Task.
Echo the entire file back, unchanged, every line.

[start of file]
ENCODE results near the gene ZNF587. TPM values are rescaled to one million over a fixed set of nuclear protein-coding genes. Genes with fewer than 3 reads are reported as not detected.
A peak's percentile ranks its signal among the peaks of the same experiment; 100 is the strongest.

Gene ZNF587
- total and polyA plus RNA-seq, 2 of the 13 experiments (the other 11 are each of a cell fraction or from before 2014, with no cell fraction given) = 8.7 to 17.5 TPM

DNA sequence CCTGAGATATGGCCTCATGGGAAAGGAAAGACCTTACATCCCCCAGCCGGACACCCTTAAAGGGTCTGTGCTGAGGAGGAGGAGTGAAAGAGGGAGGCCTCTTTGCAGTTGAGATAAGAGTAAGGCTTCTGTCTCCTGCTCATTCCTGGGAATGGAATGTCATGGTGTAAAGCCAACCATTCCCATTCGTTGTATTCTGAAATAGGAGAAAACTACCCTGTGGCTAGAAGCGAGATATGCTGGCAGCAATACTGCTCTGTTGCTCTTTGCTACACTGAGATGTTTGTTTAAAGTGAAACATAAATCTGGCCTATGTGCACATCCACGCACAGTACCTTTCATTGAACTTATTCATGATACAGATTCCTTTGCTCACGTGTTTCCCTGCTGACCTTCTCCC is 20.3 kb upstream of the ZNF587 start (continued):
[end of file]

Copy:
ENCODE results near the gene ZNF587. TPM values are rescaled to one million over a fixed set of nuclear protein-coding genes. Genes with fewer than 3 reads are reported as not detected.
A peak's percentile ranks its signal among the peaks of the same experiment; 100 is the strongest.

Gene ZNF587
- total and polyA plus RNA-seq, 2 of the 13 experiments (the other 11 are each of a cell fraction or from before 2014, with no cell fraction given) = 8.7 to 17.5 TPM

DNA sequence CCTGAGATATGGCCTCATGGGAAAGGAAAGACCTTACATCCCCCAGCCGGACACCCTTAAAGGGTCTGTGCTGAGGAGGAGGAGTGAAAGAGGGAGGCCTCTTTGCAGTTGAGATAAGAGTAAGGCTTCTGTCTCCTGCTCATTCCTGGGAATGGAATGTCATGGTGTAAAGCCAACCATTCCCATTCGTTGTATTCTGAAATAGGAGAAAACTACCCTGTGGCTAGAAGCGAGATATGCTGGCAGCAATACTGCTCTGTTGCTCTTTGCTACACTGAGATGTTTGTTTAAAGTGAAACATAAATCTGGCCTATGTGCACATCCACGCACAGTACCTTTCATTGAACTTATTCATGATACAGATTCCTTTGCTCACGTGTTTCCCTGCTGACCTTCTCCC is 20.3 kb upstream of the ZNF587 start (continued):